In his first time running at the Circuit of The Americas, Mark Burt is going home with more than memories. Burt can call himself a National Champion after winning the Super Touring 1 race.
Burt had a rough Saturday, completing just one lap in the rain-soaked qualifying race as he watched Timothy Bidwill capture pole position. What a difference a day can make with a dry race track.
“The top three or four got bottled up in Turn 1 and a couple of guys got taken out and it was basically given to me at that point,” said Burt, who lives in Orange City, Fla. “I was just trying not to make a mistake. Keep it smooth, keep it going, tires down.”
Super Touring 2
The start made all the difference as Chad Gilsinger brought home his first National Championship as he slipped by Todd Clarke for the victory.
Gilsinger and Clarke were battling all weekend, with Clarke getting the better of Gilsinger in qualifying races heading into Sunday’s final race.
“It really came down to the first turn, honestly. I had a really good start. I knew Todd (Clarke) was a lot quicker than me, so I had to get as big of a gap as I could,” said Gilsinger of Marysville, Ohio. “I was able to get by a lot of the ST1 cars, which he ended up having to battle through a lot, and then with lapped traffic you really just had to be aggressive to get by him or else you get held up too much.”
Super Touring 3
Running just the fifth race of his career, John Hyer went into the Circuit of The Americas hoping to just finish the weekend. He’s going home as a National Champion with a large first-place trophy to prove it.
“I drove 16 hours to get here, we just wanted to do it as a bucket list kind of thing,” he said. “I wanted to gain more experience and compete with the best in the nation.”
Hyer said four or five cars were battling it out for the first couple of laps when he found himself around 15-time NASA Champion David Schotz, who finished in third in the race that was black flagged because of an accident.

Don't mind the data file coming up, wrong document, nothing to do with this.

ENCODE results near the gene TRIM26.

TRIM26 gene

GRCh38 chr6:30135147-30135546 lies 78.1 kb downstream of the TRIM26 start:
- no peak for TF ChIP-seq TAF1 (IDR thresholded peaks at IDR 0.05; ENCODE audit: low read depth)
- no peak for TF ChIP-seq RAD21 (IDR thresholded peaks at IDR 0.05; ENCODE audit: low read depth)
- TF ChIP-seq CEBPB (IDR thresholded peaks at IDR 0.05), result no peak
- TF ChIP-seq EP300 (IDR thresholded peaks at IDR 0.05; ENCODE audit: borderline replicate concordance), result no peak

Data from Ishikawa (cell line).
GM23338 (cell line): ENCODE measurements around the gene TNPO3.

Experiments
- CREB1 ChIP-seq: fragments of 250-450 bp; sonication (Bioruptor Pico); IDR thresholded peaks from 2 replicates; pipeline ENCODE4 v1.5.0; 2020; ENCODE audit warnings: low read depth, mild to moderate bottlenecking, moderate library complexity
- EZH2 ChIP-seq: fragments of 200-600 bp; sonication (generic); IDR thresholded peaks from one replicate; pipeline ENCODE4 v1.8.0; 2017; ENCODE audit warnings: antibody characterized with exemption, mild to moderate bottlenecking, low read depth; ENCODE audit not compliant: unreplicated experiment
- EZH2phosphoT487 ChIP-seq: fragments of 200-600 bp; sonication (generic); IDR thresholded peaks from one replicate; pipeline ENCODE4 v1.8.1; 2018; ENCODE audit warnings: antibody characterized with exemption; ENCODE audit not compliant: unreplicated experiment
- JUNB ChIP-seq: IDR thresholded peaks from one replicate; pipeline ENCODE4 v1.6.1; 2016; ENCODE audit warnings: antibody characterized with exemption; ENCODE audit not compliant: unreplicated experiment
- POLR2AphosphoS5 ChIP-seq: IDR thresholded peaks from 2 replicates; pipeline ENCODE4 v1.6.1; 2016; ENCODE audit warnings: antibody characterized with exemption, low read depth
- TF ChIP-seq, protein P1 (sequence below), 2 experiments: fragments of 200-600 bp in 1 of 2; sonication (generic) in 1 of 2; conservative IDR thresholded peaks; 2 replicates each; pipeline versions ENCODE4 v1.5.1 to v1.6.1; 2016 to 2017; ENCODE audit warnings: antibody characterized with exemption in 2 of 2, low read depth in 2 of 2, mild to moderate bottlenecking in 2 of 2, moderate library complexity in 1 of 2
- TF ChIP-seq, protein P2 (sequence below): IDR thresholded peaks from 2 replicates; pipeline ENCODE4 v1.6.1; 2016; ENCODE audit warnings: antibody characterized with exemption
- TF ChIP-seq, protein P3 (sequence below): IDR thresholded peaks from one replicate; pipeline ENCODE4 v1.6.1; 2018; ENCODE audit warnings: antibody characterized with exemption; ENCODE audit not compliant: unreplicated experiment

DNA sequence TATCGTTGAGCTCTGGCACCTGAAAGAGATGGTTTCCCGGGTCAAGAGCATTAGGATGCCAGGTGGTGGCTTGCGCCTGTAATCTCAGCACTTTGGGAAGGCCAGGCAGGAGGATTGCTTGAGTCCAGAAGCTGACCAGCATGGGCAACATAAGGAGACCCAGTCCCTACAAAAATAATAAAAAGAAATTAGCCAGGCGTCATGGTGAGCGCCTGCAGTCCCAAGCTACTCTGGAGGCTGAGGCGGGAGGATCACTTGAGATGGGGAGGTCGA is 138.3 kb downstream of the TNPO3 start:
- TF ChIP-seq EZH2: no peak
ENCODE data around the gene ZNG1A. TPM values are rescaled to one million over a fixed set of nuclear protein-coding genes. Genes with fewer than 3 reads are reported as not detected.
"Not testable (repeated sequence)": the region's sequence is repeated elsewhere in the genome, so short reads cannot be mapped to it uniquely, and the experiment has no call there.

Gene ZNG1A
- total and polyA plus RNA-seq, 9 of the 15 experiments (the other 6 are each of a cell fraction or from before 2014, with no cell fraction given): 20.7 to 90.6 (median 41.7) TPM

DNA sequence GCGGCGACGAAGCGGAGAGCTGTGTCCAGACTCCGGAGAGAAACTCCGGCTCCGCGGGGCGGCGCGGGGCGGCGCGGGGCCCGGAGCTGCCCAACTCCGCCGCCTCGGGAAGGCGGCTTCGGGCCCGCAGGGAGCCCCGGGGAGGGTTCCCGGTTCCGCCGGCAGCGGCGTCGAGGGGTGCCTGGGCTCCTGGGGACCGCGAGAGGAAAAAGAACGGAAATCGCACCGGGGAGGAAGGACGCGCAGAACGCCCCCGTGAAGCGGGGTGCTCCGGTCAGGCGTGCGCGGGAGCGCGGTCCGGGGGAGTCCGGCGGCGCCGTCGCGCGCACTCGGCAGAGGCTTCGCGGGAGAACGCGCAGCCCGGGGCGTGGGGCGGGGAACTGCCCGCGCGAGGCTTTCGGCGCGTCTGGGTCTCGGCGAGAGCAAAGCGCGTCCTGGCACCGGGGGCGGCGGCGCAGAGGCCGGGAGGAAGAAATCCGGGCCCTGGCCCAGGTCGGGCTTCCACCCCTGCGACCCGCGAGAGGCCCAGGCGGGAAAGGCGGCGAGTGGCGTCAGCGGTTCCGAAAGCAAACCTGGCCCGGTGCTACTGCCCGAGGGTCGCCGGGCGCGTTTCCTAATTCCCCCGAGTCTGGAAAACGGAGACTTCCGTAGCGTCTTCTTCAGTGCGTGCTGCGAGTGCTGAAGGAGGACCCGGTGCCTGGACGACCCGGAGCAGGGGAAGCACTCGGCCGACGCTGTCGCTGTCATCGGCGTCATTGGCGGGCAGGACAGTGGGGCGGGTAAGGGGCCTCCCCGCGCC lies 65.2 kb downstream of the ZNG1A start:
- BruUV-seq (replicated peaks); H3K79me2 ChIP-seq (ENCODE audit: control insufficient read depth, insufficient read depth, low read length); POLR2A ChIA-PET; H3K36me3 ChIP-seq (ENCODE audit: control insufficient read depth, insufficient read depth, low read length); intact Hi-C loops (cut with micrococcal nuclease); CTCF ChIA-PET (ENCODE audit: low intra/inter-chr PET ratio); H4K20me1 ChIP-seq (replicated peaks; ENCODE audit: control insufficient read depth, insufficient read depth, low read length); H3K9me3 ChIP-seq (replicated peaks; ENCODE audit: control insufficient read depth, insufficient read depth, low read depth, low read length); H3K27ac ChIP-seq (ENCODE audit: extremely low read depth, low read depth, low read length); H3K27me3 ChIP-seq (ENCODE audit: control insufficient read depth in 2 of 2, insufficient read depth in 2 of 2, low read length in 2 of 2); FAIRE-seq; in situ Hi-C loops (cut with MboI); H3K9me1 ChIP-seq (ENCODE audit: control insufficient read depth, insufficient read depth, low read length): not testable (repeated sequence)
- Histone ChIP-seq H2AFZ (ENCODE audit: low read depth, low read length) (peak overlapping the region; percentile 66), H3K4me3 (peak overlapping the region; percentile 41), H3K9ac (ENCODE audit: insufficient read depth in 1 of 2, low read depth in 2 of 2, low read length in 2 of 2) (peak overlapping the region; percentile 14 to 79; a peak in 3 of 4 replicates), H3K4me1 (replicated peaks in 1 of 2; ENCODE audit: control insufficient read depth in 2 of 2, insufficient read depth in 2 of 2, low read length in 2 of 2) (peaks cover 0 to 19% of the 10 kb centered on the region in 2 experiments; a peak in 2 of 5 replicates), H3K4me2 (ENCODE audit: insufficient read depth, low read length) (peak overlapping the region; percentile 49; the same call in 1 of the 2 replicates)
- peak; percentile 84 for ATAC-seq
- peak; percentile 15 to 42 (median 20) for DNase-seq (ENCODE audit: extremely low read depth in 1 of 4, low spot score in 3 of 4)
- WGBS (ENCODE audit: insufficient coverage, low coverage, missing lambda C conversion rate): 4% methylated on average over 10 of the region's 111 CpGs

Super Touring 4
Setting the fastest lap time in Friday qualifying got Andy Kwitowski a good spot on the grid for the qualifying race, and he managed to take pole for Sunday’s Championship race, too. It’s Sunday that counts and that’s when Kwitowski got the job done in a race shortened by a red flag due to a wreck.
“It just kind of went to plan. Starting P1, I just wanted to create a little gap, so I pushed it a little extra hard on the first two laps, built a gap,” he said. “The front tires were going off a little bit, so it just became a management thing and I just watched the rest of the field and maintained the same gap throughout. Unfortunately, we stopped short again. It’s bad to see another bad wreck like that. We were steady all weekend long. Everything worked out just the way we wanted it to.”
Super Touring 5
Calling it one of the most exciting races in his 19 years of racing, Nik Romano won a thrilling Super Touring 5 race to win his first National Championship.
Romano started on pole, but lost the lead quickly to Charles Buzzetti. Romano was in second-place on the last lap when he did what he called a “Days of Thunder” moment by diving in to get past Buzzetti and holding him off for the last stretch to win the championship.
“Charlie and I were going at it for the entire fricking race,” Romano said. “I was in second on the last lap. I gave it to him earlier, I missed third gear coming out of one of the hairpins and I was about ready to turn the car right and run into the wall and end it right there, I was so pissed off at myself. Just kidding.”
When defending Western States National Champion Brian Frisselle started having trouble with his car, it opened the lane for James Devenport to earn his first NASA National Championship.
“Obviously, the defending champ had some issues,” Devenport said. “We’ve never run against (Frisselle) but we wanted to. That thing is a rocket ship. We do it in corners and brakes, they do it on a lot of horsepower. Unfortunately, they broke so we didn’t really get to see how it played out.”
Second-place finisher Jimmy Casey was able to narrow the lead to 1.6 seconds but Devenport was able to hold on.
Sunday’s National Championship was three years in the making for Jeremy Croiset, who was consistently the fastest driver all weekend in NPO1.
“I couldn’t be more thrilled with this weekend,” said Croiset, who sat in his car soaking up the victory. “It’s a pretty big personal triumph simply because I’ve been working toward this event for three-plus years and to see it all come together, everybody to have a good time, I can’t say enough about this NASA crew, the staff, all these racers that come here to make this event happen and I’m proud to be part of that.”
A slow start didn’t stop Croiset who won the race by 5.3 seconds over runner-up Sam Mangiamelli.